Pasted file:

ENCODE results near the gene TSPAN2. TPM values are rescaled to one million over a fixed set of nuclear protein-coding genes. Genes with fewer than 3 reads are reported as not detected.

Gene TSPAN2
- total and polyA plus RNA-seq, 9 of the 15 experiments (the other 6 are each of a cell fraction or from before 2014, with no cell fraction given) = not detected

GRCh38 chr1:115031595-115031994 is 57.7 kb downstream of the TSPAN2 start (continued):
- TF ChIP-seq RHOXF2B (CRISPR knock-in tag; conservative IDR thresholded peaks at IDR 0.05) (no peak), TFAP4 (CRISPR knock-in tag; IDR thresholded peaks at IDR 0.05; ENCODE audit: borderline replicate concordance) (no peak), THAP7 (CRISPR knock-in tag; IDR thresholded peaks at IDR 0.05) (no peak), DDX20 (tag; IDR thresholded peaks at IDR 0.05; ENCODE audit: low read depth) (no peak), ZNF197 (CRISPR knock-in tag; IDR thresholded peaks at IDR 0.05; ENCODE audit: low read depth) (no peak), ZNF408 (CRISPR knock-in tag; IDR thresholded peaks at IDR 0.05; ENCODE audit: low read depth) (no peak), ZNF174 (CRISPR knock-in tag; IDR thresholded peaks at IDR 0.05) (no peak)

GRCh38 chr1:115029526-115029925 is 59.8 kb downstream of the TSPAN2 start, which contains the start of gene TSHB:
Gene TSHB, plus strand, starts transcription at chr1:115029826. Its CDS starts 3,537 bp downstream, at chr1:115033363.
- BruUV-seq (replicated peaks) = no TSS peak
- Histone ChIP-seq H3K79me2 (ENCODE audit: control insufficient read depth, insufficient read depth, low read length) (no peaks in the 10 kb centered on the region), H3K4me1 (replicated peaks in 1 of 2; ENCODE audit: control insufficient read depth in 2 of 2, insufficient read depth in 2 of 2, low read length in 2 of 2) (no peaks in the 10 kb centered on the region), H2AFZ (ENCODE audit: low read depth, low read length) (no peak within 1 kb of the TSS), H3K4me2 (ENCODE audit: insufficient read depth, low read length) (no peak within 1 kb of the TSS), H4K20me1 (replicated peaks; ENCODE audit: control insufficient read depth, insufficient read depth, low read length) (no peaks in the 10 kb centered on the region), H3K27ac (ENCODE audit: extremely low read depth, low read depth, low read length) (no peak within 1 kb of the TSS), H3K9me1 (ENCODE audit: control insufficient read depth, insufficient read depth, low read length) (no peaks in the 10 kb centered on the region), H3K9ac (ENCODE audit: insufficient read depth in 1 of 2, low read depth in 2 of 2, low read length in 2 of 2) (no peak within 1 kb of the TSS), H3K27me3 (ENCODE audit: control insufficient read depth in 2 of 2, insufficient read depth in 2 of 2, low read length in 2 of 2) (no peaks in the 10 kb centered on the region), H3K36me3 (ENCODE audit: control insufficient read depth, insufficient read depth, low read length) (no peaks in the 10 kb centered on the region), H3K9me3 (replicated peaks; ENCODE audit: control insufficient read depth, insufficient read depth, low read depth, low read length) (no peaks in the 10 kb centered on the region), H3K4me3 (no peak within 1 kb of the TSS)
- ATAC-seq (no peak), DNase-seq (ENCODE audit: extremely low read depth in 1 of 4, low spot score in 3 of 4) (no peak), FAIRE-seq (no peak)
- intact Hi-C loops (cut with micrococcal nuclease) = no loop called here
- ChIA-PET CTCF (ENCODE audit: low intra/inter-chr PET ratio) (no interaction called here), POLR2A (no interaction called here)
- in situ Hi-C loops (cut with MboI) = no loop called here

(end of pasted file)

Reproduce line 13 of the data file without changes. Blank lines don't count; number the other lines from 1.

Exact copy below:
- in situ Hi-C loops (cut with MboI) = no loop called here